Tom Jones has seen a lot in his long career, from early shows in Welsh working men’s clubs, to playing with Elvis in Las Vegas. A reknowned showman, over the years he has played massive shows around the world, most recently appearing at Twickenham as part of the Help for Heroes concert. Yet thi show is a little different, and saw Jones stripping back the drama and bombast to play latest album Praise and Blame in it’s entirety [see TLOBF review here].
Shrouded in smoke and blue light, Jones cut a sharp figure as he took the stage to perform Dylan cover ‘What Good Am I’. The Union Chapel frequently brings the best out of performers, and Jones is no exception. As he observed, it is an appropriate location to be performing his latest album-the ideal forum for tales of regret and troubled souls and minds. Jones’ deep, rich croon suits the slower songs well, and is at it’s brooding best during his rendition of ‘Nobody’s Fault But Mine’, the band falling away leaving Jones to murmur the melody and end with an almost Waits-ian growl that silences the room for a second.
Shorn of the responsibility of playing up to the character of Tom Jones, the 70 year old Welshman seemed relaxed as he joked with the crowd about being a “naughty boy”, as well as telling stories about his reasons for chosing some of the songs. Encore ‘Run On’ was a song that Jones used to sing with Elvis after shows in Vegas, he explained. While some of the more upbeat tracks strayed close to boogie-woogie territory at times, for the most part they acted as an uplifting and joyful counterpoint to the slow burning and emotionally open tracks delivered elsewhere.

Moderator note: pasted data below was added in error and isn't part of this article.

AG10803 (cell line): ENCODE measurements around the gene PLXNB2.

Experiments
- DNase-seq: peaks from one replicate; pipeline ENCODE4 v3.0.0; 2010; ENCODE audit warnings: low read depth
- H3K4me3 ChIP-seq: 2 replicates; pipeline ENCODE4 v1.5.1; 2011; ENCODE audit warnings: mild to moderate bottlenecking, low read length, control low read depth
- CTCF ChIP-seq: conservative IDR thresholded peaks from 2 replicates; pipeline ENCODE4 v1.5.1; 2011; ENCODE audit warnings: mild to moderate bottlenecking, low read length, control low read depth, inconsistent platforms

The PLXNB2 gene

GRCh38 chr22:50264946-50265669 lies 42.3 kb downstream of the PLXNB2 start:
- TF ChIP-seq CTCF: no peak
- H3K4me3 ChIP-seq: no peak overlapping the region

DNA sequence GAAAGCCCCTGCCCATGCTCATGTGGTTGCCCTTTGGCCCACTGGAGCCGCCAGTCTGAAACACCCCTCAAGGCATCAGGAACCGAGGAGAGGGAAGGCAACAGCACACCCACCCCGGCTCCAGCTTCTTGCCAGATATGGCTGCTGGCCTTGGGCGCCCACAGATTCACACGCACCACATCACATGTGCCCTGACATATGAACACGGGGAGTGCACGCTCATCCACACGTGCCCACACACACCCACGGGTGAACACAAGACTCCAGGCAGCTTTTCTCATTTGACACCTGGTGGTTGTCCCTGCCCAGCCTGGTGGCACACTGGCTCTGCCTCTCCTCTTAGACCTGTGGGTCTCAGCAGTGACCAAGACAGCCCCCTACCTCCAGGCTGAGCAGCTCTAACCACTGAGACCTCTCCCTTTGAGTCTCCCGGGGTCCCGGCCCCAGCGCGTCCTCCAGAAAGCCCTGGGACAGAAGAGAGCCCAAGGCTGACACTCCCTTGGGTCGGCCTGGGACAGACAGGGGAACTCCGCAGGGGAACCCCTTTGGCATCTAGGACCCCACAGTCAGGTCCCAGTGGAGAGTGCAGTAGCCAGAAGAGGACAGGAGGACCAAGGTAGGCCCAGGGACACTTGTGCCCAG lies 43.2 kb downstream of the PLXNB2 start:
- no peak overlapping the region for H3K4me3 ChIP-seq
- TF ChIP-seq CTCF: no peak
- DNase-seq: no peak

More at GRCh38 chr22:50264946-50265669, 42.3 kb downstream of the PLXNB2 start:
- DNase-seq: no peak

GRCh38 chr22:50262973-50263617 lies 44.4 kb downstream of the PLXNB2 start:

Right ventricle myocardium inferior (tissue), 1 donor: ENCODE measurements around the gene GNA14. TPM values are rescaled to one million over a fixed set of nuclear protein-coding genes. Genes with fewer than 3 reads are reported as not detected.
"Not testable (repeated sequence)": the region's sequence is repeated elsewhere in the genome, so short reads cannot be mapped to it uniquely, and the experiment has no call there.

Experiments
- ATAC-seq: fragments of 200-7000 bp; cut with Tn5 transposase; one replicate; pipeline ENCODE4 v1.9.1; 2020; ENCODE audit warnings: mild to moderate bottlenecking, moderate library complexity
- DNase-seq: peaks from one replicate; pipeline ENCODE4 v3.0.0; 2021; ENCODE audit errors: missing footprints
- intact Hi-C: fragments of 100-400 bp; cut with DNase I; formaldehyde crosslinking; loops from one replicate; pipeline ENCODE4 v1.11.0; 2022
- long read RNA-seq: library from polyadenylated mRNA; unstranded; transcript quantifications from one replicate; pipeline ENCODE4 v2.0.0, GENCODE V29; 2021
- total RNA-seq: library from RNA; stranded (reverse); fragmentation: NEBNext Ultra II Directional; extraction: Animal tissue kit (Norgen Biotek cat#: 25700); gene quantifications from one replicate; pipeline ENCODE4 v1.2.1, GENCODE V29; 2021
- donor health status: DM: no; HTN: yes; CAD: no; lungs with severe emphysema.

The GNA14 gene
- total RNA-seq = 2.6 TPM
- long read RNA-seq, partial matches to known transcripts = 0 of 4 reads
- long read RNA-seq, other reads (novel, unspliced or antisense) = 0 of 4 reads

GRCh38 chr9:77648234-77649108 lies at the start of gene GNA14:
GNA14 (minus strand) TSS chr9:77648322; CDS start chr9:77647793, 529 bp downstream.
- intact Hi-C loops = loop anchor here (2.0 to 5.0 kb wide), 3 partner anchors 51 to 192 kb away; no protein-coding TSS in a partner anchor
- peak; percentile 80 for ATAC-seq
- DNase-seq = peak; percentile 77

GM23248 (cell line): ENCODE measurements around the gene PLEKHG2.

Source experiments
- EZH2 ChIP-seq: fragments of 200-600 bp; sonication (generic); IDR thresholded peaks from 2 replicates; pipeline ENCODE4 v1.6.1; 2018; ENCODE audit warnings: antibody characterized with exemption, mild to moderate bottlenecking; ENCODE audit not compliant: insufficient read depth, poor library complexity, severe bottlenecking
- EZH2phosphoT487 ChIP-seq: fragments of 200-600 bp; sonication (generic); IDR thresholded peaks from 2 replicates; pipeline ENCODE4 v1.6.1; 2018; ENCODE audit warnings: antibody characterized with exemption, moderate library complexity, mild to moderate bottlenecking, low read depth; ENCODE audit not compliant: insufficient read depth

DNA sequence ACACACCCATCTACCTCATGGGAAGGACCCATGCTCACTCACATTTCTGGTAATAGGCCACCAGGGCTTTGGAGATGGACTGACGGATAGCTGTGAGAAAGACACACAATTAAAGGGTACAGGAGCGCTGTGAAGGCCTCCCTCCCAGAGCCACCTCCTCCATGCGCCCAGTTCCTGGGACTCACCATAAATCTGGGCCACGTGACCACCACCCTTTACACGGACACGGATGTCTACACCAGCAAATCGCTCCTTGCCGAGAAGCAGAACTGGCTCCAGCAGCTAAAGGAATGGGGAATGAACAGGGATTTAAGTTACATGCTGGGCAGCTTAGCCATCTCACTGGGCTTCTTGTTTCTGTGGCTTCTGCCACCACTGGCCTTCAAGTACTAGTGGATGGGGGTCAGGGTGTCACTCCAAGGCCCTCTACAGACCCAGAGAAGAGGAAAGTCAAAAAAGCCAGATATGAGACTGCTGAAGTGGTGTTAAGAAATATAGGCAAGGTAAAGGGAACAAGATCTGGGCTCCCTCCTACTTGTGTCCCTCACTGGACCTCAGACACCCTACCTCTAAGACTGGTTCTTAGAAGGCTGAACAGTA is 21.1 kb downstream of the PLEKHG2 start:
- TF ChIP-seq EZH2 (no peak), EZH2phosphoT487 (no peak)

While it remains to be seen if Praise and Blame truly marks a re-invention for Jones in the long term, tonights intimate and personal performance showcased the album perfectly. Putting in a little trademark “Huh” and a hipthrust into the second performance of the evening of ‘Didn’t It Rain’, Jones allowed his inner entertainer to come out for a quick appearance. As acknowledgement to his long term fans it was a nice gesture, but this show more than proved that his talent can hold its own without the gimmicks that have characterised much of the later part of his career.